Joshua 9

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1 Khi hay được việc này, hết thảy các vua ở bên này sông Giô-đanh, hoặc ở trong núi, dưới đồng bằng, hay là dọc bãi biển lớn đối ngang Li-ban, tức là các vua dân Hê-tít, dân A-mô-rít, dân Ca-na-an, dân Phê-rê-sít, và dân Giê-bu-sít,

2 đều rập một ý hiệp với nhau đặng giao chiến với Giô-suê và Y-sơ-ra-ên.

3 Khi dân Ga-ba-ôn đã hay điều Giô-suê làm cho Giê-ri-cô và A-hi,

4 bèn tính dùng mưu kế. Chúng nó giả bộ đi sứ, lấy bao cũ chất cho lừa mình, và bầu chứa rượurách vá lại,

5 dưới chơn mang giày cũ vá, và trên mình quần áo cũ mòn; hết thảy bánh về lương bị họ đều khô và miếng vụn.

6 Chúng nó đi đến gần Giô-suê tại trại quân Ghinh-ganh, mà nói cùng người và dân Y-sơ-ra-ên rằng: Chúng tôi ở xứ xa đến; vậy bây giờ, hãy lập giao ước cùng chúng tôi.

7 Dân Y-sơ-ra-ên đáp cùng dân Hê-vít rằng: Có lẽ các ngươi ở giữa chúng ta chăng; vậy làm thế nào lập giao ước đặng?

8 Nhưng chúng nó nói cùng Giô-suê rằng: Chúng tôi là tôi tớ của ông. Giô-suê hỏi: Các ngươi là ai, ở đâu đến?

9 Ðáp rằng: Tôi tớ của ông ở từ xứ rất xa đến để tôn trọng danh Giê-hô-va là Ðức Chúa Trời của ông; vì chúng tôi có nghe nói về Ngài, và mọi điều Ngài đã làm trong xứ Ê-díp-tô;

10 lại cũng nghe về mọi điều Ngài đã làm cho hai vua A-mô-rít ở bên kia sông Giô-đanh, là Si-hôn, vua Hết-bôn, và Oùc, vua Ba-san, ở tại Ách-ta-rốt.

11 Các trưởng lão và hết thảy dân sự ở xứ chúng tôi có nói cùng chúng tôi rằng: Hãy lấy lương thực dùng dọc đường, đi đến trước mặt dân đó, mà nói rằng: Chúng tôi là tôi tớ các ông; và bây giờ, hãy lập giao ước cùng chúng tôi.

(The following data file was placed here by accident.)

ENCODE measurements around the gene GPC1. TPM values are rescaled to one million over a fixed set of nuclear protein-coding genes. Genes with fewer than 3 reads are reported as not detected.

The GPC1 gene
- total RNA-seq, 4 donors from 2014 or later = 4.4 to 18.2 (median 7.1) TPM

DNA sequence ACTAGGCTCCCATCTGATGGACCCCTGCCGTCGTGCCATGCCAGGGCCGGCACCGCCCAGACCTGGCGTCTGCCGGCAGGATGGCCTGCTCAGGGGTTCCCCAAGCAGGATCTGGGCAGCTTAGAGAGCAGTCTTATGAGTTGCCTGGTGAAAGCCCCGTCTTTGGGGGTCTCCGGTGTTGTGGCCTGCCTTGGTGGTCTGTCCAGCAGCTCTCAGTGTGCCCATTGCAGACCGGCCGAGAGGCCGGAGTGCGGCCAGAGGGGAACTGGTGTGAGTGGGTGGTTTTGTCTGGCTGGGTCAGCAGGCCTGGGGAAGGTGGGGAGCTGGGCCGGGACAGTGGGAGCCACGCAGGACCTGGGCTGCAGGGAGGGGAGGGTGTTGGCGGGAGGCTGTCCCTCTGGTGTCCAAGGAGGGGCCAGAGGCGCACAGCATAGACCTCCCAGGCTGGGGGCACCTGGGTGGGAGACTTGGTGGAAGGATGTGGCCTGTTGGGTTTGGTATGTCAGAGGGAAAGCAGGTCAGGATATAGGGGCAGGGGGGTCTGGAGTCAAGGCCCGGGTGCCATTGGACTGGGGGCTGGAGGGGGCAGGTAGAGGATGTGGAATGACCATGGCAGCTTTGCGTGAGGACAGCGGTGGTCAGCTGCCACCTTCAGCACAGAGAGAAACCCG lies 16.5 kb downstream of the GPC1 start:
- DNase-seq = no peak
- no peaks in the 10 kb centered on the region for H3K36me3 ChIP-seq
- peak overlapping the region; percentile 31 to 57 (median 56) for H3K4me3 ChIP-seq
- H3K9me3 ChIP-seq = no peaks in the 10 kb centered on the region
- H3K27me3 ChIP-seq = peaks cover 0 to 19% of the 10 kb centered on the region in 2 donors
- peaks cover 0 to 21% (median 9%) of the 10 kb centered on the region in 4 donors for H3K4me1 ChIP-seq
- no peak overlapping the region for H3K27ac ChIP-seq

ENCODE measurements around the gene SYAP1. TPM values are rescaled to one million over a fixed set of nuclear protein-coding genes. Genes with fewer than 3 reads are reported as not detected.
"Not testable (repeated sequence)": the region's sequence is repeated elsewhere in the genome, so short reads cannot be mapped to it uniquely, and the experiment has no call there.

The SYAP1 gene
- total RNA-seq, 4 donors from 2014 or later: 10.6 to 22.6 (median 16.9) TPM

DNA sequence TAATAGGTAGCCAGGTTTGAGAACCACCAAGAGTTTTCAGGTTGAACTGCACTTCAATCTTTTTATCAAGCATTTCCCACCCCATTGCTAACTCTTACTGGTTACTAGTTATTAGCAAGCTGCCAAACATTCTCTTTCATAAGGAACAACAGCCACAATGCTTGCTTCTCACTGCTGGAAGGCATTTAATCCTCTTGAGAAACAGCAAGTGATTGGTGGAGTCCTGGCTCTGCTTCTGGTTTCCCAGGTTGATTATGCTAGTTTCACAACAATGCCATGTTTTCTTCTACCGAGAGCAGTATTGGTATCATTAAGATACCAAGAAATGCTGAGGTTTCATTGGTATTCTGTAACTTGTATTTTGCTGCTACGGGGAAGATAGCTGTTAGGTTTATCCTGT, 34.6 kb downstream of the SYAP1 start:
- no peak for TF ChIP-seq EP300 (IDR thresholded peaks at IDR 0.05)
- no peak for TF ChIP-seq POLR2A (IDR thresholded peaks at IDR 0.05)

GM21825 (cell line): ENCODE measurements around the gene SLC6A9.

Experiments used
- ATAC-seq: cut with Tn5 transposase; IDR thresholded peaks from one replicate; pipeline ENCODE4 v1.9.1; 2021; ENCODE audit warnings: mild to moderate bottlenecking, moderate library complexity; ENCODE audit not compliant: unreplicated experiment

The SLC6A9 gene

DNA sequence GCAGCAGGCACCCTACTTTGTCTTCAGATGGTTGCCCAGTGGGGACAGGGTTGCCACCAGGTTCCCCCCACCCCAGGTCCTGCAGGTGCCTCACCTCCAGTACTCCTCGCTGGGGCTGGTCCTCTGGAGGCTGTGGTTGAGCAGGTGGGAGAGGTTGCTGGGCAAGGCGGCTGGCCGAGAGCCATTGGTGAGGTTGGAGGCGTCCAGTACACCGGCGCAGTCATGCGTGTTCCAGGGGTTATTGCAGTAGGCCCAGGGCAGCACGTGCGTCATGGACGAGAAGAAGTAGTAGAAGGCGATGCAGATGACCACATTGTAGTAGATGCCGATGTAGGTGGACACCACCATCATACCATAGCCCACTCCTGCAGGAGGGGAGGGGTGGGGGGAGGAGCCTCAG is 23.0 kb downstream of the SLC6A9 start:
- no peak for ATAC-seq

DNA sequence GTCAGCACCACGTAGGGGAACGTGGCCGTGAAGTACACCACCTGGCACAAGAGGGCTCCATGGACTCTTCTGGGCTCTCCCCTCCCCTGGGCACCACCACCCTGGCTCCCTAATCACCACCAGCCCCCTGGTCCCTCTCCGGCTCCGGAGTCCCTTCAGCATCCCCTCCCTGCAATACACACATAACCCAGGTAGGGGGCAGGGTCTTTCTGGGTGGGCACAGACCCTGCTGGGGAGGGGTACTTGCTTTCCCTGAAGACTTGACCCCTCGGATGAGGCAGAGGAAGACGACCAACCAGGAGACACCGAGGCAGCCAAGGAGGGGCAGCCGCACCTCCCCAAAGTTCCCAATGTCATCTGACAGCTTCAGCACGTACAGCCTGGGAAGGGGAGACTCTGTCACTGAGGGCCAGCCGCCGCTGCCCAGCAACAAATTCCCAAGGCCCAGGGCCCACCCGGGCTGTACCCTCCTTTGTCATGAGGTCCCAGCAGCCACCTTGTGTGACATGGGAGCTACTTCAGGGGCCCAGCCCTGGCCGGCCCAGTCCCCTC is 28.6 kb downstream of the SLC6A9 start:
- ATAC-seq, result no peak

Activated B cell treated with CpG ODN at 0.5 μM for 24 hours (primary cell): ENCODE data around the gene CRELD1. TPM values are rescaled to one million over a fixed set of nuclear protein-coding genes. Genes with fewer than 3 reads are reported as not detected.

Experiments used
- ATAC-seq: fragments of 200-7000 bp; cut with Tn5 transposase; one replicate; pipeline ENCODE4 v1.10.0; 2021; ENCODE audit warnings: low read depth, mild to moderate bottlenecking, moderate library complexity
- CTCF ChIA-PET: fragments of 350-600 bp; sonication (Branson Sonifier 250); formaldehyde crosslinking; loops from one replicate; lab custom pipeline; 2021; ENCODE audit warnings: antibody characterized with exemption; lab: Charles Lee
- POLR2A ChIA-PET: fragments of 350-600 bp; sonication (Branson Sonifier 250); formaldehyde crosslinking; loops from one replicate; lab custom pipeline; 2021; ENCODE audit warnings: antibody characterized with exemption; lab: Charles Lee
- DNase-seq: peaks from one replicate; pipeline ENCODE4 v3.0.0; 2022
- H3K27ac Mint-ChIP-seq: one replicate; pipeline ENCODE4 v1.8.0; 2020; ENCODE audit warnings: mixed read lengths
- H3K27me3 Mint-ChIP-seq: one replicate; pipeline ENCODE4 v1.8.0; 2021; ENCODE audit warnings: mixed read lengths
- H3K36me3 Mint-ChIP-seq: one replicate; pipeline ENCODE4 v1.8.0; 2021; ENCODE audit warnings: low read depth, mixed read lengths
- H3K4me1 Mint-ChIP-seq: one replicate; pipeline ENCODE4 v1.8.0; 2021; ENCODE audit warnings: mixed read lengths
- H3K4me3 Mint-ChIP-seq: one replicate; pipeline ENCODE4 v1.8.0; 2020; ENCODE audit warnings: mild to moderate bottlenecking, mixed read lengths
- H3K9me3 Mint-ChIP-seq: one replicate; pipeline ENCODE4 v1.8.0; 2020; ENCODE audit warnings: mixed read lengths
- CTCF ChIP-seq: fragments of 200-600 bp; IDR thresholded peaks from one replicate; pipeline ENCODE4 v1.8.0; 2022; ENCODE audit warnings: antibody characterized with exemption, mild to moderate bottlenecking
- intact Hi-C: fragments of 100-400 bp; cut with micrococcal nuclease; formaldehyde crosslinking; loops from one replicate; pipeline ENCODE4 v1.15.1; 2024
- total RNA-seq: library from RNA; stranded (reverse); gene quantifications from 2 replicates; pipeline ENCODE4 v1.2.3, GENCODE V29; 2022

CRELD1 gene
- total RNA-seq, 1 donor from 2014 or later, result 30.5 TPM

12 Kìa, bánh của chúng tôi; ngày chúng tôi ra khỏi nhà đặng đi đến cùng các ông, chúng tôi lấy nó đem theo làm lương thực vẫn nóng hổi, mà ngày nay đã khô và bể vụn.

13 Những bầu rượu này chúng tôi đổ đầy rượu hãy còn mới tinh, kìa nay đã rách; còn quần áo và giày chúng tôi đã cũ mòn, bởi vì đi đường xa.

14 Người Y-sơ-ra-ên bèn nhậm lương thực chúng nó, không cầu hỏi Ðức Giê-hô-va.

15 Giô-suê lập hòa cùng chúng nó, và kết ước cho chúng nó sống; rồi các trưởng lão của hội chúng bèn thề cùng chúng nó.

16 Nhưng ba ngày sau khi đã lập giao ước cùng chúng nó, dân Y-sơ-ra-ên hay rằng các người này vốn lân cận mình, và ở tại giữa mình.

17 Dân Y-sơ-ra-ên lên đường, và ngày thứ ba đến thành chúng nó. Vả, các thành của chúng nó là Ga-ba-ôn, Kê-phi-ra, Bê-ê-rốt, và Ki-ri-át-Giê-a-rim.

18 Dân Y-sơ-ra-ên không giao chiến cùng dân đó, vì cớ các trưởng lão của hội chúng đã chỉ danh Giê-hô-va Ðức Chúa Trời của Y-sơ-ra-ên mà thề cùng dân đó; nhưng cả hội chúng lằm bằm cùng các quan trưởng.

19 Các quan trưởng bèn nói cùng cả hội chúng rằng: Chúng ta đã chỉ danh Giê-hô-va Ðức Chúa Trời của Y-sơ-ra-ên mà thề cùng dân đó; vậy, từ bây giờ chúng ta không thế hại chúng nó được.

20 Chúng ta phải đãi dân đó như vầy: Phải để cho chúng nó sống, hầu cho chớ vì cớ lời thề đã lập, mà Chúng ta khiến cơn thạnh nộ của Ðức Giê-hô-va giáng trên Chúng ta.

21 Vậy, các quan trưởng tỏ rằng chúng nó được sống, nhưng phải bị dùng để đốn củi xách nước cho cả hội chúng, y như các quan trưởng đã nói cùng chúng nó.

22 Giô-suê bèn gọi dân đó mà nói như vầy: Sao các ngươi đã gạt chúng ta, nói rằng: Chúng tôi ở rất xa các ông, té ra các ngươi ở giữa chúng ta?

23 Vậy, bây giờ, các ngươi bị rủa sả, không dứt làm tôi mọi, cứ đốn củi và xách nước cho nhà của Ðức Chúa Trời ta.

24 Chúng nó bèn thưa cùng Giô-suê rằng: Ấy là điều kẻ tôi tớ ông có hay rõ ràng Giê-hô-va Ðức Chúa Trời của ông đã phán dặn Môi-se, tôi tớ Ngài, biểu ban toàn xứ cho các ông, và diệt hết thảy dân ở trước mặt mình: ấy vậy, chúng tôi vì cớ các ông lấy làm rất sợ hãi cho sự sống mình, nên mới làm như vậy.

25 Bây giờ chúng tôi ở trong tay ông, hãy đãi chúng tôi tùy ý ông cho là tốt lành và công bình.

26 Giô-suê bèn làm như người đã nói, và giải cứu chúng nó khỏi bị tay dân Y-sơ-ra-ên giết.

27 Trong ngày đó, người cắt chúng nó làm kẻ đốn củi và xách nước cho hội chúng và cho bàn thờ của Ðức Giê-hô-va tại trong nơi Ngài chọn lựa; ấy là điều dân đó hãy còn làm đến ngày nay.